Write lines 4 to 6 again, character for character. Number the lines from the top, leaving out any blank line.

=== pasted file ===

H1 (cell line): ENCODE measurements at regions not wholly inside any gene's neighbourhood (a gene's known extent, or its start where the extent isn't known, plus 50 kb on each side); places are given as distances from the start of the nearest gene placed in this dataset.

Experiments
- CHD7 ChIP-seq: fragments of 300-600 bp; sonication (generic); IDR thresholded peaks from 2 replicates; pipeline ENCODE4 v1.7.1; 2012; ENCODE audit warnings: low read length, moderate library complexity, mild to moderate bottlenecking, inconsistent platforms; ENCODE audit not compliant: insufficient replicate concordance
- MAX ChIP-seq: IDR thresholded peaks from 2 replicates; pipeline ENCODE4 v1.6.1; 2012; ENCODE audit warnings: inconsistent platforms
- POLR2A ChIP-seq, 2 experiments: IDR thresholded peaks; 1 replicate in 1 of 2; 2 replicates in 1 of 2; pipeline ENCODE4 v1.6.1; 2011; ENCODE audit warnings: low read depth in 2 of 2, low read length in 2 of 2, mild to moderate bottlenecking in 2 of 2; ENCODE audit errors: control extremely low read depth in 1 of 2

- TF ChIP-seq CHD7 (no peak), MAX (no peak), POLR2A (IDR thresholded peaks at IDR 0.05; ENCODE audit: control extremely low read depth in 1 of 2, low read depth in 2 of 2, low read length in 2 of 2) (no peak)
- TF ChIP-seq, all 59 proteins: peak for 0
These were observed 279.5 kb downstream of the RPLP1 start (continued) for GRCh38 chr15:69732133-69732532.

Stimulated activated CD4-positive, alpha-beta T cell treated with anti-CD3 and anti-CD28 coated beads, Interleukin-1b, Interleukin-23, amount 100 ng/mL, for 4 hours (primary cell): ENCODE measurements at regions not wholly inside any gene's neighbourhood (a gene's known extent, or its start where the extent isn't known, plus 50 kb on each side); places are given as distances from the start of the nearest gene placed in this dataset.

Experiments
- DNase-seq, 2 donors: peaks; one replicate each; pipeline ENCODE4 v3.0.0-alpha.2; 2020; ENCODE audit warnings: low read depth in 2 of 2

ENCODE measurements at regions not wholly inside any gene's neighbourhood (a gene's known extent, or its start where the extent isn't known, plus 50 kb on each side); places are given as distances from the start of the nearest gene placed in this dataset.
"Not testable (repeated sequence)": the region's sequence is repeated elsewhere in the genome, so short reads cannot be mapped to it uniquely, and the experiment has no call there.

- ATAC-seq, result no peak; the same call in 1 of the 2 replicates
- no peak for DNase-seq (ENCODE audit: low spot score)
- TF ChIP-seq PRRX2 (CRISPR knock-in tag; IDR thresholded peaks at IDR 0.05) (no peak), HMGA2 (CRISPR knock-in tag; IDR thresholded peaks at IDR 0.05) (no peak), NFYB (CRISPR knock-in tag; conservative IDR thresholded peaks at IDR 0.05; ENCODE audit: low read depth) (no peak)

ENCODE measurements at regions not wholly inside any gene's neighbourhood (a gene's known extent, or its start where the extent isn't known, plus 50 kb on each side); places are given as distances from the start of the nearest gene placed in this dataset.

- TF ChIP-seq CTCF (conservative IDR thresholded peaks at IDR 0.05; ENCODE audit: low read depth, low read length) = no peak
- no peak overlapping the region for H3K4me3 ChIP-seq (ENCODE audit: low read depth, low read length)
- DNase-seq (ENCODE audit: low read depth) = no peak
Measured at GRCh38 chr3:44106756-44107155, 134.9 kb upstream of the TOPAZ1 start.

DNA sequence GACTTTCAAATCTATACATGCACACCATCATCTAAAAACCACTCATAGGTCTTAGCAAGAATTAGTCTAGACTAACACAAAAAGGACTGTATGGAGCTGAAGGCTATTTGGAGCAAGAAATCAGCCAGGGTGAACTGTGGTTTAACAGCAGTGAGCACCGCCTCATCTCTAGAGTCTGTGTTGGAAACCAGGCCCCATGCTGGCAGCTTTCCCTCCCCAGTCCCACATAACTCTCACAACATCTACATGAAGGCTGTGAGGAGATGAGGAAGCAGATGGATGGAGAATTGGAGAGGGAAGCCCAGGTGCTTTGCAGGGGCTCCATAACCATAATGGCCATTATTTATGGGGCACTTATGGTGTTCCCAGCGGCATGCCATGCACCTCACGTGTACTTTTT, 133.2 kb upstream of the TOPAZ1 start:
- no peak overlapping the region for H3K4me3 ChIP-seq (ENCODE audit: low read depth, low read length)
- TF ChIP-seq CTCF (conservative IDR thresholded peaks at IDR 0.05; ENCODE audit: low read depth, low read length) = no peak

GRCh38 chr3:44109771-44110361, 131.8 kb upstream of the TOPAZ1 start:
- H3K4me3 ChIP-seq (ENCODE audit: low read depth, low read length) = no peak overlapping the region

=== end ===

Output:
- MAX ChIP-seq: IDR thresholded peaks from 2 replicates; pipeline ENCODE4 v1.6.1; 2012; ENCODE audit warnings: inconsistent platforms
- POLR2A ChIP-seq, 2 experiments: IDR thresholded peaks; 1 replicate in 1 of 2; 2 replicates in 1 of 2; pipeline ENCODE4 v1.6.1; 2011; ENCODE audit warnings: low read depth in 2 of 2, low read length in 2 of 2, mild to moderate bottlenecking in 2 of 2; ENCODE audit errors: control extremely low read depth in 1 of 2

- TF ChIP-seq CHD7 (no peak), MAX (no peak), POLR2A (IDR thresholded peaks at IDR 0.05; ENCODE audit: control extremely low read depth in 1 of 2, low read depth in 2 of 2, low read length in 2 of 2) (no peak)